In this study, the authors observe if the symptoms of Rett Syndrome, a neurodegenerative disease in humans, are reflected in Drosophila melanogaster. This was achieved by differentiating the behavior and physical aspects of wild-type flies from flies expressing the full-length MeCP2 gene and the mutated MeCP2 gene (R106W). After conducting these experiments, some of the Rett Syndrome symptoms were recapitulated in Drosophila, and a subset of those were partially ameliorated by the introduction of pifithrin-alpha.
During transfer of organs from a donor to a patient, the organs deteriorate in part due to damage by free radicals. Application of antioxidant solutions could extend organ preservation times. The authors found that vitamin E and butylated hydroxytoluene seemed to be most effective in arresting cell damage of a bovine lung.
Treatments inhibiting Notch signaling pathways have been explored by researchers as a new approach for the treatment of glioblastoma tumors, which is a fast-growing and aggressive brain tumor. Recently, retinoic acid (RA) therapy, which inhibits Notch signaling, has shown a promising effect on inhibiting glioblastoma progression. RA, which is a metabolite of vitamin A, is very important in embryonic cellular development, which includes the regulation of multiple developmental processes, such as brain neurogenesis. However, high doses of RA treatment caused many side effects such as headaches, nausea, redness around the injection site, or allergic reactions. Therefore, we hypothesized that a combination treatment of RA and siRNA targeting NOTCH1 (siNOTCH1), the essential gene that activates Notch signaling, would effectively inhibit brain cancer cell proliferation. The aim of the study was to determine whether inhibiting NOTCH1 would inhibit the growth of brain cancer cells by cell viability assay. We found that the combination treatment of siNOTCH1 and RA in low concentration effectively decreased the NOTCH1 expression level compared to the individual treatments. However, the combination treatment condition significantly decreased the number of live brain cancer cells only at a low concentration of RA. We anticipate that this novel combination treatment can provide a solution to the side effects of chemotherapy.
In this study, the authors investigate the antibacterial efficacy of penicillin G and its analogs amoxicillin, carbenicillin, piperacillin, cloxacillin, and ampicillin, against four species of bacteria. Results showed that all six penicillin-type antibiotics inhibit Staphylococcus epidermidis, Escherichia coli, and Neisseria sicca with varying degrees of efficacy but exhibited no inhibition against Bacillus cereus. Penicillin G had the greatest broad-spectrum antibacterial activity with a high radius of inhibition against S. epidermidis, E. coli, and N. sicca.
Salmonella is a genus of bacteria responsible for over 90 million cases of intestinal illnesses yearly. Like many bacteria, Salmonella can create a biofilm matrix, which confers stronger resistance against antibiotics. However, there has been relatively little research on the inhibition of Salmonella biofilm formation, which is a crucial factor in its widespread growth. In this study, Lee and Kim quantitatively measure the effectiveness of several common probiotics in inhibiting Salmonella bacterial growth. They found concentration-dependent antibacterial effects varied among the probiotics tested, indicating the possibility of probiotic species-specific mechanisms of Salmonella growth inhibition.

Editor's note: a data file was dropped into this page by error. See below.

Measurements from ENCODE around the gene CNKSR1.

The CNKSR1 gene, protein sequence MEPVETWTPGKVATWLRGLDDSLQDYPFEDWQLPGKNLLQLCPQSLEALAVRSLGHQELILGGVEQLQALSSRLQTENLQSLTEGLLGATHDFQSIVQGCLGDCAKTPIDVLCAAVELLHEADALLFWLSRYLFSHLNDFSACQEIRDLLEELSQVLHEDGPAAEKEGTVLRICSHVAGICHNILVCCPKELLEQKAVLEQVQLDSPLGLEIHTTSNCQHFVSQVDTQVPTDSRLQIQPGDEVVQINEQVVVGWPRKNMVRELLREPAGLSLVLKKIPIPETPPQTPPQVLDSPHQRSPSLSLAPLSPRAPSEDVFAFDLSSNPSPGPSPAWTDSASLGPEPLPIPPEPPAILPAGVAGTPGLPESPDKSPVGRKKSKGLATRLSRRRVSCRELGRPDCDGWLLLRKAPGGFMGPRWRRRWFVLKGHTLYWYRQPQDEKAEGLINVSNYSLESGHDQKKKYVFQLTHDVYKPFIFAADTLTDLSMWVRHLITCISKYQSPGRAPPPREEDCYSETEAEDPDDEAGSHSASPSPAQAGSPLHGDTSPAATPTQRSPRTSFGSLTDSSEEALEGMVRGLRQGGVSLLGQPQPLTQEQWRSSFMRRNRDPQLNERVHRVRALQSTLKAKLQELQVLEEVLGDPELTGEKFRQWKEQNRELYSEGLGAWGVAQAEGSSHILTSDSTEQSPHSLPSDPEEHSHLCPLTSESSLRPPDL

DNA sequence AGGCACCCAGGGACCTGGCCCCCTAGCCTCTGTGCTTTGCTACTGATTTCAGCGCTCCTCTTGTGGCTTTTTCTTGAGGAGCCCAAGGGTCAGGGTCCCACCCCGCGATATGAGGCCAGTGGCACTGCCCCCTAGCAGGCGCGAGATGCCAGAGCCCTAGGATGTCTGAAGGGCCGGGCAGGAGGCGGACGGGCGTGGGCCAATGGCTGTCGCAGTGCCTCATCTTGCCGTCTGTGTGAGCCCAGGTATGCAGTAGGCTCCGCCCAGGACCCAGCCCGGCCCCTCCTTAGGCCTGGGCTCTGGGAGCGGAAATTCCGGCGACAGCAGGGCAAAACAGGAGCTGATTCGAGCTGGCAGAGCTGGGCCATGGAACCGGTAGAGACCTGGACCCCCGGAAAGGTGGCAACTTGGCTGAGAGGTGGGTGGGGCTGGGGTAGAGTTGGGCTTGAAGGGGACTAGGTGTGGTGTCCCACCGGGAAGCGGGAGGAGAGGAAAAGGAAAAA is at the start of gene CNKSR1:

Bacteria cause tooth decay, plaque, bad breath, and other diseases. Despite being cleaned with water and toothpaste, oral bacteria live on our toothbrushes. Bacterial growth has been shown to be inhibited by different toothpastes and common household spices. This study tested how different toothpastes and common household spices, including cinnamon, cumin, nutmeg, and ground white pepper, can inhibit bacteria from growing on toothbrushes
Bacterial infection is resurging as one of the most dangerous challenges facing the medical establishment. Americans spend about 55 to 70 billion dollars per year on antibiotics, yet these antibiotics are becoming increasingly ineffective as illness-causing bacteria gain resistance to the prescribed drugs. We tested if 11 commonly-used spices could inhibit growth of the gram-negative bacteria, E. coli, the main takeaway from these experiments is that certain spices and herbs have antibacterial effects that inhibit growth of E.coli , and these spices could show similarly promising activity towards other bacteria.
The authors experimented with several commonly available alkaline spices (turmeric, cayenne pepper, and cinnamon) to study their antimicrobial properties, hypothesizing that alkaline spices would have antimicrobial activity. Results showed a zone of inhibition of bacterial growth, with the largest zone of inhibition being around turmeric, followed by cayenne pepper, and the smallest around cinnamon. These results are impactful, as common alkaline spices generally do show antibacterial properties and both bacteriostatic and bactericidal effects correlated with degree of alkalinity.
This study examined the ability of copper and copper alloy surfaces to inhibit bacterial growth, which may be help prevent healthcare-associated infections. The authors exposed two non-pathogenic strains of bacteria to different metal plates for varying degrees of time and measured bacterial growth.